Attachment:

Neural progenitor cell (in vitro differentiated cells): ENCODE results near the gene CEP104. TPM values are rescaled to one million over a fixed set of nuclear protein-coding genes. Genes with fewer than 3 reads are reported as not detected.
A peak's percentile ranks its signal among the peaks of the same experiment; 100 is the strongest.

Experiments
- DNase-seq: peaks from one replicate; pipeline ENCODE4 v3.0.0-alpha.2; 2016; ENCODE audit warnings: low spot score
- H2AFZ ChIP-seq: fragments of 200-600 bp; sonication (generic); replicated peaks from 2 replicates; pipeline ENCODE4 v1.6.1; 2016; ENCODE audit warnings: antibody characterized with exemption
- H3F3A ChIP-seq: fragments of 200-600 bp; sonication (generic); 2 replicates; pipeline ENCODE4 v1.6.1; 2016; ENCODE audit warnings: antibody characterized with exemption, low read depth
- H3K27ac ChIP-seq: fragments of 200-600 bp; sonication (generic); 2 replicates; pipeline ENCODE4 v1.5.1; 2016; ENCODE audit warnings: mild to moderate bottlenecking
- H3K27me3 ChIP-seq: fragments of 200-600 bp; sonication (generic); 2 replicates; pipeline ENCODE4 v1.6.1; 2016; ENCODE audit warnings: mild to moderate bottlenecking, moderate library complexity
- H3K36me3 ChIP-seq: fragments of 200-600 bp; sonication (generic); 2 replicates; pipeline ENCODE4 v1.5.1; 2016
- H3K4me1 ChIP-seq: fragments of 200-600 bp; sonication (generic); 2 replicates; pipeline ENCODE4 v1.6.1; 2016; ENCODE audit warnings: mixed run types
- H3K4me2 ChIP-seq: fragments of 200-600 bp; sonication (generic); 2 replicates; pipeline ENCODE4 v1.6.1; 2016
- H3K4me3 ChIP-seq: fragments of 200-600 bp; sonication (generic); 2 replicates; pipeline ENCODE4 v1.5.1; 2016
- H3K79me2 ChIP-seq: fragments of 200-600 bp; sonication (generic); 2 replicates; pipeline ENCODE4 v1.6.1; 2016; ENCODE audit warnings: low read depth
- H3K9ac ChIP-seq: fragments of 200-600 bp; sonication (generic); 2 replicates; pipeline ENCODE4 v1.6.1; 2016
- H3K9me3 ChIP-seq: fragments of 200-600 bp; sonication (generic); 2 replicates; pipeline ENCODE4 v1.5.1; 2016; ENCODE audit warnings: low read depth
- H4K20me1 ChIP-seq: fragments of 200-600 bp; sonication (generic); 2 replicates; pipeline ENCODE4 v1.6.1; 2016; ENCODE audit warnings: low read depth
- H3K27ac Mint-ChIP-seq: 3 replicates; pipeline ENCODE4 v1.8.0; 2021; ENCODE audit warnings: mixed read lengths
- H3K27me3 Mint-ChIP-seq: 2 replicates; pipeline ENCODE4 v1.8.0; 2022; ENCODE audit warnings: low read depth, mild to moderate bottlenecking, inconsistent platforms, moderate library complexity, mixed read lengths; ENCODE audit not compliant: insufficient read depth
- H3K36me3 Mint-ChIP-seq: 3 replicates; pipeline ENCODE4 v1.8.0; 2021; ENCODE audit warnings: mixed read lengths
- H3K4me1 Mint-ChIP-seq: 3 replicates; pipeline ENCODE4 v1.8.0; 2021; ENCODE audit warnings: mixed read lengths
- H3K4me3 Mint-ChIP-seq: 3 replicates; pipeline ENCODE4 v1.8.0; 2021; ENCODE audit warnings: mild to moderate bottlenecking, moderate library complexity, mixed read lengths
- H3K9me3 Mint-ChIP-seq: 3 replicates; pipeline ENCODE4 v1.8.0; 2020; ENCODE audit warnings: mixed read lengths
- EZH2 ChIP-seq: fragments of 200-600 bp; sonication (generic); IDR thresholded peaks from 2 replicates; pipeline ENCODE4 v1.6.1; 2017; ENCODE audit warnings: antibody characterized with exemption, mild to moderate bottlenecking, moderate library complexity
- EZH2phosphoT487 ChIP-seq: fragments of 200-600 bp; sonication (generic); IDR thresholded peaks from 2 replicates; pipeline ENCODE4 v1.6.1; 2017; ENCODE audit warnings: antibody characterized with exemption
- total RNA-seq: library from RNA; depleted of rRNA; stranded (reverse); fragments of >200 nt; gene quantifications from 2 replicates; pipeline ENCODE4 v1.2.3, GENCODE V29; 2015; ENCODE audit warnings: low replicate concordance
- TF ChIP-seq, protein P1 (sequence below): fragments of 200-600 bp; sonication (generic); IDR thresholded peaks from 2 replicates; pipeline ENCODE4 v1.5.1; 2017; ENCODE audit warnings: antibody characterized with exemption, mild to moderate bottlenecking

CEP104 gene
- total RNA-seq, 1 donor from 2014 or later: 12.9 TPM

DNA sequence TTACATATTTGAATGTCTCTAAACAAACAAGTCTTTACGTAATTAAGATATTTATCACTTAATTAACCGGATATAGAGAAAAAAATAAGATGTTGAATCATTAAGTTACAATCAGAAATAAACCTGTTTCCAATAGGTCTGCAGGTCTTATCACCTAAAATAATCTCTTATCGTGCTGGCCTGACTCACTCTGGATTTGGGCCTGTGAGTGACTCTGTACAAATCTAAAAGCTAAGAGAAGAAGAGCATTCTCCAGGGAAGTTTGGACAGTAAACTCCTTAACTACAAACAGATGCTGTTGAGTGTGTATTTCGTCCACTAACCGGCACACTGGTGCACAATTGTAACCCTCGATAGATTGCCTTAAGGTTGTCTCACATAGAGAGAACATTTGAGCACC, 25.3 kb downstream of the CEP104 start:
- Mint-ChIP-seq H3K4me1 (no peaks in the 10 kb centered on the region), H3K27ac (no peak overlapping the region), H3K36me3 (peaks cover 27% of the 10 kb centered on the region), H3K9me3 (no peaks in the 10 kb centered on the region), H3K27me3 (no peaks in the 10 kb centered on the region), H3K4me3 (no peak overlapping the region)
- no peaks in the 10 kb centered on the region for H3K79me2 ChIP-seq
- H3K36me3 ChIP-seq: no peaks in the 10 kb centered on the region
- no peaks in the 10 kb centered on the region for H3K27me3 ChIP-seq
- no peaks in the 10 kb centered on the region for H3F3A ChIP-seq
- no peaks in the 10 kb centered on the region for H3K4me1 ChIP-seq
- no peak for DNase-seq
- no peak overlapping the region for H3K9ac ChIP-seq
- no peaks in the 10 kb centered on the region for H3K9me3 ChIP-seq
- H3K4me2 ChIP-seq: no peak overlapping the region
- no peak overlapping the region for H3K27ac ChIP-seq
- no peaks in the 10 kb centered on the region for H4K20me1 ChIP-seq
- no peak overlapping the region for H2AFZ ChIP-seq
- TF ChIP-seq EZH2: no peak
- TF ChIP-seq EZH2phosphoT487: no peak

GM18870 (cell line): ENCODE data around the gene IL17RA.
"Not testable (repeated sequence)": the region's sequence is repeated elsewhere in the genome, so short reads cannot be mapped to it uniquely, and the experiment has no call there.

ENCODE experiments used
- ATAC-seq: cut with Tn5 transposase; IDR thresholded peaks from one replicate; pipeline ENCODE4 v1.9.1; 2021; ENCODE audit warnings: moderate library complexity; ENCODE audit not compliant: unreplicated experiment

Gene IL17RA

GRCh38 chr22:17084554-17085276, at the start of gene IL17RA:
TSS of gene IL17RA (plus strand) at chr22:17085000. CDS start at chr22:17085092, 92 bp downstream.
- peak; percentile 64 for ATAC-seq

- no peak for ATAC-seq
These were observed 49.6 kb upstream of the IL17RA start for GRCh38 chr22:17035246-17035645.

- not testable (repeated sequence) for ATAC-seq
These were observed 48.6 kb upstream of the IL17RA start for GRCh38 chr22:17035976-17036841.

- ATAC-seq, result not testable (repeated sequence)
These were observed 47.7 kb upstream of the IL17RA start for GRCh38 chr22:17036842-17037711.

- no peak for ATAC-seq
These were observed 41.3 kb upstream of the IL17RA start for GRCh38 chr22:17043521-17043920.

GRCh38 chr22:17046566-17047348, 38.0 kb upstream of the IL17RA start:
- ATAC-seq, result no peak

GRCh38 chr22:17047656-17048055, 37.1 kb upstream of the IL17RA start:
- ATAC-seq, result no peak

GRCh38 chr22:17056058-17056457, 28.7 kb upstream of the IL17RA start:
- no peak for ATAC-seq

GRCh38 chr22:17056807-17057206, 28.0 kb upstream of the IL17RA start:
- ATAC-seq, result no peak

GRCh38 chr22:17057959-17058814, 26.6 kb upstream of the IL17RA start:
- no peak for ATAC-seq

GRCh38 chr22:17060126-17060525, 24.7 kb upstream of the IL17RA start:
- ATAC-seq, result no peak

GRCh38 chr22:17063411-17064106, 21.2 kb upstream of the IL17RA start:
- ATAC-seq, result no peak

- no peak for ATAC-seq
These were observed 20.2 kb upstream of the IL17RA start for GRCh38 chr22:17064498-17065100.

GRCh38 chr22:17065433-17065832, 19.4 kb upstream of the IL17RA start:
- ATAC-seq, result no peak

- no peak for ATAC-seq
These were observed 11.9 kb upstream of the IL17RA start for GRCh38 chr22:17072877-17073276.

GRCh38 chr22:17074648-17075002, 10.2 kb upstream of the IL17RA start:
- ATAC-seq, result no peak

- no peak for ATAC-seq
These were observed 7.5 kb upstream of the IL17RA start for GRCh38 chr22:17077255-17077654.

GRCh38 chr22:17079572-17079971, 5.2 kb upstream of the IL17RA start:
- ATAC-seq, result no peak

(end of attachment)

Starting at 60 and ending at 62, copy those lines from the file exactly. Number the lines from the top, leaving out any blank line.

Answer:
These were observed 41.3 kb upstream of the IL17RA start for GRCh38 chr22:17043521-17043920.

GRCh38 chr22:17046566-17047348, 38.0 kb upstream of the IL17RA start:
- ATAC-seq, result no peak